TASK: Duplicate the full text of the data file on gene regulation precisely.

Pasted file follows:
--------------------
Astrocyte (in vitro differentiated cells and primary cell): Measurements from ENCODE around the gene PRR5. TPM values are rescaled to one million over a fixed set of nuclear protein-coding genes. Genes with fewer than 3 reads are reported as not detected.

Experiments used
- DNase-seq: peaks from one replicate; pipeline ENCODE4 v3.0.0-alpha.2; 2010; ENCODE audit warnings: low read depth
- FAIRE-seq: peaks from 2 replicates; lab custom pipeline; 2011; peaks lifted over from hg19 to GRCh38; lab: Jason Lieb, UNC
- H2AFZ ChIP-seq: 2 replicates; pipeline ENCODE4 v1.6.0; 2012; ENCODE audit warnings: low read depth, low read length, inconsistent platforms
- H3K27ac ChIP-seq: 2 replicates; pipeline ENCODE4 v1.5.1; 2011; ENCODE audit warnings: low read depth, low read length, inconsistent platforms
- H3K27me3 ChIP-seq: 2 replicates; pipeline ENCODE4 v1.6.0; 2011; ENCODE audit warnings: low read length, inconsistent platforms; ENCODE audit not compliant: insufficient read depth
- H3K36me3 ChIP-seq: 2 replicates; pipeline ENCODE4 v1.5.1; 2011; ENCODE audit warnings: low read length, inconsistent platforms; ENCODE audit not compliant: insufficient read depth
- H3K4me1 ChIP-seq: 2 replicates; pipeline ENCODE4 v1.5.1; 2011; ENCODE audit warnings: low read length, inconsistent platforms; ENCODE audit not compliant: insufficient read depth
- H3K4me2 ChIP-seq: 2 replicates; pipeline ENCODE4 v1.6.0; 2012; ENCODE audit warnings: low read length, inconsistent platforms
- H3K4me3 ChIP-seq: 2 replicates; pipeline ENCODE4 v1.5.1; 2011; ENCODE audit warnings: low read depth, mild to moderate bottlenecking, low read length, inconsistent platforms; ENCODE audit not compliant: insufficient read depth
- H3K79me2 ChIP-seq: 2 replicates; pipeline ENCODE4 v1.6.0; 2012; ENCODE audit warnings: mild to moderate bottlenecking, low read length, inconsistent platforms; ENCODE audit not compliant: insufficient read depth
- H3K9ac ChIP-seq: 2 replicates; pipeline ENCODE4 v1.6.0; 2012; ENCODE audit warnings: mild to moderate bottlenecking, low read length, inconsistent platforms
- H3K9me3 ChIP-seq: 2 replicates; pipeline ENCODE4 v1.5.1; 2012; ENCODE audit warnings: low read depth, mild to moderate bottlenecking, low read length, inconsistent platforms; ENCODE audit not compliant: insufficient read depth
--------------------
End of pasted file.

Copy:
Astrocyte (in vitro differentiated cells and primary cell): Measurements from ENCODE around the gene PRR5. TPM values are rescaled to one million over a fixed set of nuclear protein-coding genes. Genes with fewer than 3 reads are reported as not detected.

Experiments used
- DNase-seq: peaks from one replicate; pipeline ENCODE4 v3.0.0-alpha.2; 2010; ENCODE audit warnings: low read depth
- FAIRE-seq: peaks from 2 replicates; lab custom pipeline; 2011; peaks lifted over from hg19 to GRCh38; lab: Jason Lieb, UNC
- H2AFZ ChIP-seq: 2 replicates; pipeline ENCODE4 v1.6.0; 2012; ENCODE audit warnings: low read depth, low read length, inconsistent platforms
- H3K27ac ChIP-seq: 2 replicates; pipeline ENCODE4 v1.5.1; 2011; ENCODE audit warnings: low read depth, low read length, inconsistent platforms
- H3K27me3 ChIP-seq: 2 replicates; pipeline ENCODE4 v1.6.0; 2011; ENCODE audit warnings: low read length, inconsistent platforms; ENCODE audit not compliant: insufficient read depth
- H3K36me3 ChIP-seq: 2 replicates; pipeline ENCODE4 v1.5.1; 2011; ENCODE audit warnings: low read length, inconsistent platforms; ENCODE audit not compliant: insufficient read depth
- H3K4me1 ChIP-seq: 2 replicates; pipeline ENCODE4 v1.5.1; 2011; ENCODE audit warnings: low read length, inconsistent platforms; ENCODE audit not compliant: insufficient read depth
- H3K4me2 ChIP-seq: 2 replicates; pipeline ENCODE4 v1.6.0; 2012; ENCODE audit warnings: low read length, inconsistent platforms
- H3K4me3 ChIP-seq: 2 replicates; pipeline ENCODE4 v1.5.1; 2011; ENCODE audit warnings: low read depth, mild to moderate bottlenecking, low read length, inconsistent platforms; ENCODE audit not compliant: insufficient read depth
- H3K79me2 ChIP-seq: 2 replicates; pipeline ENCODE4 v1.6.0; 2012; ENCODE audit warnings: mild to moderate bottlenecking, low read length, inconsistent platforms; ENCODE audit not compliant: insufficient read depth
- H3K9ac ChIP-seq: 2 replicates; pipeline ENCODE4 v1.6.0; 2012; ENCODE audit warnings: mild to moderate bottlenecking, low read length, inconsistent platforms
- H3K9me3 ChIP-seq: 2 replicates; pipeline ENCODE4 v1.5.1; 2012; ENCODE audit warnings: low read depth, mild to moderate bottlenecking, low read length, inconsistent platforms; ENCODE audit not compliant: insufficient read depth